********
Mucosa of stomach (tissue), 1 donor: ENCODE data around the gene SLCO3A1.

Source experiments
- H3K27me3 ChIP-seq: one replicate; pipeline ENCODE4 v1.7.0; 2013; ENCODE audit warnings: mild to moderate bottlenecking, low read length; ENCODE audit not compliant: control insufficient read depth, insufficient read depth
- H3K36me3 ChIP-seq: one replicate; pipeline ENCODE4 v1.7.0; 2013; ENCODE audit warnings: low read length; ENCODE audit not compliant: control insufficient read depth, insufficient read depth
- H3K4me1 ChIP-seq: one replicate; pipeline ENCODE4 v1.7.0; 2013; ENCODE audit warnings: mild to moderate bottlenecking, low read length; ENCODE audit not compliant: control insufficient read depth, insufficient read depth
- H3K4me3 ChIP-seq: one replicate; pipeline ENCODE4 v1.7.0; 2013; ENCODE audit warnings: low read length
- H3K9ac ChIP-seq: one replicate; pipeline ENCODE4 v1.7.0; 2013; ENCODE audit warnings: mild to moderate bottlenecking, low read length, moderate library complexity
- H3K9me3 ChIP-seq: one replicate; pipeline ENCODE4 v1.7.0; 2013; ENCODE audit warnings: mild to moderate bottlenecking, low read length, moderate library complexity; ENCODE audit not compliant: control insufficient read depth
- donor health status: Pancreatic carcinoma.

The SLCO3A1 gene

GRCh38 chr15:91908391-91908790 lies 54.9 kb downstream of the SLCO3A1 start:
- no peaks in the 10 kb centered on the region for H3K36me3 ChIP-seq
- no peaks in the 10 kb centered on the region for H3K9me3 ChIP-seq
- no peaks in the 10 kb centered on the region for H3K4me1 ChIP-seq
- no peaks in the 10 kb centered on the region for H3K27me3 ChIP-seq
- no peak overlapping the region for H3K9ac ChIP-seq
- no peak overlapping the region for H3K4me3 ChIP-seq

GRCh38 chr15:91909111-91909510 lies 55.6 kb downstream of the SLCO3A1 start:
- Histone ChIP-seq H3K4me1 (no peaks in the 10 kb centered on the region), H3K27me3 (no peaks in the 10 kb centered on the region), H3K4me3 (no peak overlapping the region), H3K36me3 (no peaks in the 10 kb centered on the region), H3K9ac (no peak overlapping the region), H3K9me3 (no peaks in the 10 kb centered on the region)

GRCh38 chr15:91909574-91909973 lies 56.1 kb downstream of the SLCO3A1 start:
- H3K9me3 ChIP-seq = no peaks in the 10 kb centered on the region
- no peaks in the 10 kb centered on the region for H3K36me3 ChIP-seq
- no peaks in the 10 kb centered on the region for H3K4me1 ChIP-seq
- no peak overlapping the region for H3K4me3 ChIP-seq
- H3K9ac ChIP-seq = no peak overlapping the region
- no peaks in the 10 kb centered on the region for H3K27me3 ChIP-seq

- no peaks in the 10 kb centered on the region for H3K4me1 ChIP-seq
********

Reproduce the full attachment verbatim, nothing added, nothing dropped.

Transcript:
Mucosa of stomach (tissue), 1 donor: ENCODE data around the gene SLCO3A1.

Source experiments
- H3K27me3 ChIP-seq: one replicate; pipeline ENCODE4 v1.7.0; 2013; ENCODE audit warnings: mild to moderate bottlenecking, low read length; ENCODE audit not compliant: control insufficient read depth, insufficient read depth
- H3K36me3 ChIP-seq: one replicate; pipeline ENCODE4 v1.7.0; 2013; ENCODE audit warnings: low read length; ENCODE audit not compliant: control insufficient read depth, insufficient read depth
- H3K4me1 ChIP-seq: one replicate; pipeline ENCODE4 v1.7.0; 2013; ENCODE audit warnings: mild to moderate bottlenecking, low read length; ENCODE audit not compliant: control insufficient read depth, insufficient read depth
- H3K4me3 ChIP-seq: one replicate; pipeline ENCODE4 v1.7.0; 2013; ENCODE audit warnings: low read length
- H3K9ac ChIP-seq: one replicate; pipeline ENCODE4 v1.7.0; 2013; ENCODE audit warnings: mild to moderate bottlenecking, low read length, moderate library complexity
- H3K9me3 ChIP-seq: one replicate; pipeline ENCODE4 v1.7.0; 2013; ENCODE audit warnings: mild to moderate bottlenecking, low read length, moderate library complexity; ENCODE audit not compliant: control insufficient read depth
- donor health status: Pancreatic carcinoma.

The SLCO3A1 gene

GRCh38 chr15:91908391-91908790 lies 54.9 kb downstream of the SLCO3A1 start:
- no peaks in the 10 kb centered on the region for H3K36me3 ChIP-seq
- no peaks in the 10 kb centered on the region for H3K9me3 ChIP-seq
- no peaks in the 10 kb centered on the region for H3K4me1 ChIP-seq
- no peaks in the 10 kb centered on the region for H3K27me3 ChIP-seq
- no peak overlapping the region for H3K9ac ChIP-seq
- no peak overlapping the region for H3K4me3 ChIP-seq

GRCh38 chr15:91909111-91909510 lies 55.6 kb downstream of the SLCO3A1 start:
- Histone ChIP-seq H3K4me1 (no peaks in the 10 kb centered on the region), H3K27me3 (no peaks in the 10 kb centered on the region), H3K4me3 (no peak overlapping the region), H3K36me3 (no peaks in the 10 kb centered on the region), H3K9ac (no peak overlapping the region), H3K9me3 (no peaks in the 10 kb centered on the region)

GRCh38 chr15:91909574-91909973 lies 56.1 kb downstream of the SLCO3A1 start:
- H3K9me3 ChIP-seq = no peaks in the 10 kb centered on the region
- no peaks in the 10 kb centered on the region for H3K36me3 ChIP-seq
- no peaks in the 10 kb centered on the region for H3K4me1 ChIP-seq
- no peak overlapping the region for H3K4me3 ChIP-seq
- H3K9ac ChIP-seq = no peak overlapping the region
- no peaks in the 10 kb centered on the region for H3K27me3 ChIP-seq

- no peaks in the 10 kb centered on the region for H3K4me1 ChIP-seq